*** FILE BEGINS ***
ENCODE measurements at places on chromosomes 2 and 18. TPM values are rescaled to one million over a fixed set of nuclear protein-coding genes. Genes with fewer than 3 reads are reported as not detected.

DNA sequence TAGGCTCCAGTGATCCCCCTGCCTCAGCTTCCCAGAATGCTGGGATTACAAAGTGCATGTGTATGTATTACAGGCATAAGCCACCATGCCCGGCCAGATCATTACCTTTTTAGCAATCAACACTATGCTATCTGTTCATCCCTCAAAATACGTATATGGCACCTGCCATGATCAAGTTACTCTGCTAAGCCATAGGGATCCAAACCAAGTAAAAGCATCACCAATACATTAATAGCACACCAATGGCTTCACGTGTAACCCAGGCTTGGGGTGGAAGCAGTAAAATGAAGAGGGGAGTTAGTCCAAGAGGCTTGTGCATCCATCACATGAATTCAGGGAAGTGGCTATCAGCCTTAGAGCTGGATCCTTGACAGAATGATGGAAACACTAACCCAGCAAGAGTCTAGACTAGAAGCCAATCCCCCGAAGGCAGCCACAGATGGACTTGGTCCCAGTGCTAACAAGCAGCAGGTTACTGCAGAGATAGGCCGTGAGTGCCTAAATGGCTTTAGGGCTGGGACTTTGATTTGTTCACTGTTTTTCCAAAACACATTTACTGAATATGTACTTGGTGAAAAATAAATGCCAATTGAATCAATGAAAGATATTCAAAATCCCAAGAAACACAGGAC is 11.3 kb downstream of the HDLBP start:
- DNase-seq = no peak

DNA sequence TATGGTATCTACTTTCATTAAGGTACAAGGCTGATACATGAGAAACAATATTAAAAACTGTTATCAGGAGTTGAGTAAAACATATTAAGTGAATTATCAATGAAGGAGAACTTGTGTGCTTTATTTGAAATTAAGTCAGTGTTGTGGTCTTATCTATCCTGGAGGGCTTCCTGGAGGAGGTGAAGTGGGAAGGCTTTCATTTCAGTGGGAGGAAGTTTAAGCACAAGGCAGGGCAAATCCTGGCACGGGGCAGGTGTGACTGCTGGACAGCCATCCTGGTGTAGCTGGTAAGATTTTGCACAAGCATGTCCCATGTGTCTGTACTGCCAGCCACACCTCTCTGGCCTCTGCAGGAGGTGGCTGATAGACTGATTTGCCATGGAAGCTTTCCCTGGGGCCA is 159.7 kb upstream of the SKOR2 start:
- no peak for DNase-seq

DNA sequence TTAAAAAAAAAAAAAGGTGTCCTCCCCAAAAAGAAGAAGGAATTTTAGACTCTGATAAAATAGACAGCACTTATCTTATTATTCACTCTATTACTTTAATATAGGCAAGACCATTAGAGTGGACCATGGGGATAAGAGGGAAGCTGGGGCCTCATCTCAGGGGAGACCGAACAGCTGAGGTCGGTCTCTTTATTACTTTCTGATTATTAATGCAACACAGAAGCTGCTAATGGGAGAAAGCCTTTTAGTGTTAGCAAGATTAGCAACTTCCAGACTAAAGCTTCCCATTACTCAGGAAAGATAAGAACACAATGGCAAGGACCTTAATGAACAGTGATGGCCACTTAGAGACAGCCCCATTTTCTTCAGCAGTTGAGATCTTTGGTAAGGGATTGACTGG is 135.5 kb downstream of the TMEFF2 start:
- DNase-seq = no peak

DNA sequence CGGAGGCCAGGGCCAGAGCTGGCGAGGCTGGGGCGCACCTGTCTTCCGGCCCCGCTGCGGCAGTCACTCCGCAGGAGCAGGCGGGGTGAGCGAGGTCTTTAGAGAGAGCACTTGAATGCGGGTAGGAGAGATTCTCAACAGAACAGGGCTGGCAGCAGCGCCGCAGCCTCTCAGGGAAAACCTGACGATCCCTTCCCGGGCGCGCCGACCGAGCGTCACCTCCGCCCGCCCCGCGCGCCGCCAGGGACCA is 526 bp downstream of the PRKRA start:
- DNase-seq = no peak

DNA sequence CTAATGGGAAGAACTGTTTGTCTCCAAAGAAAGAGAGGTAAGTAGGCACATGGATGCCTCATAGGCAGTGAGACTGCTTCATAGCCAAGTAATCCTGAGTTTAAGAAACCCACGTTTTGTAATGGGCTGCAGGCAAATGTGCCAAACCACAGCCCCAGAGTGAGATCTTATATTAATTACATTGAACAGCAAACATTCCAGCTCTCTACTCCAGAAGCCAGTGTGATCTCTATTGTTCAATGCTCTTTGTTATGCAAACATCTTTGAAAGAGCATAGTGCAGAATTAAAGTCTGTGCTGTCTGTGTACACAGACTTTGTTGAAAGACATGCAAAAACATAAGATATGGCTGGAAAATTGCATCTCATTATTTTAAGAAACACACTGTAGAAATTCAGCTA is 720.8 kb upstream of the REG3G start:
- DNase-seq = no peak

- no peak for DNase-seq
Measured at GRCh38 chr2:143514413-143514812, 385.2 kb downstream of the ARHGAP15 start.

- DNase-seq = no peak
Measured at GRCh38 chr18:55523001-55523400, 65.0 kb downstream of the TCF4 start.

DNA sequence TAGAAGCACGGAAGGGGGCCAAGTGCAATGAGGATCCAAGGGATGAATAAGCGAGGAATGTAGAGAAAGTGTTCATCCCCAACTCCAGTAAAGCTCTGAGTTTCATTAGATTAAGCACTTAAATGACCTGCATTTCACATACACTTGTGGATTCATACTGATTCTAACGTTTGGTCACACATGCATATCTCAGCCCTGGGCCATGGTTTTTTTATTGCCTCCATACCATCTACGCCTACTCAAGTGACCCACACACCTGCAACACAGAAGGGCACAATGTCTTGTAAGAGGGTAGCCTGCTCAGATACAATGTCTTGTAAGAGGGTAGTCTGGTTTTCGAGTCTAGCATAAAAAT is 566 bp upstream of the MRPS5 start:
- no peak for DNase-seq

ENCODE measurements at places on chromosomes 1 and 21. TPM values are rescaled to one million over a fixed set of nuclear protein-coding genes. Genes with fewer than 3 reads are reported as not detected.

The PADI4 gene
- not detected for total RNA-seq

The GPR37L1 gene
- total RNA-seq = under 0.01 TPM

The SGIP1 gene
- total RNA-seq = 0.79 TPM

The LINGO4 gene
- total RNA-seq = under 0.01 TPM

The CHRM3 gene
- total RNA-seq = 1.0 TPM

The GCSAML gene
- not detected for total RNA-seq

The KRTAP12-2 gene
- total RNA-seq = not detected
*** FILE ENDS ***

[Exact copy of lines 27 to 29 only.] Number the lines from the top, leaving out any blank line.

The CHRM3 gene
- total RNA-seq = 1.0 TPM

The GCSAML gene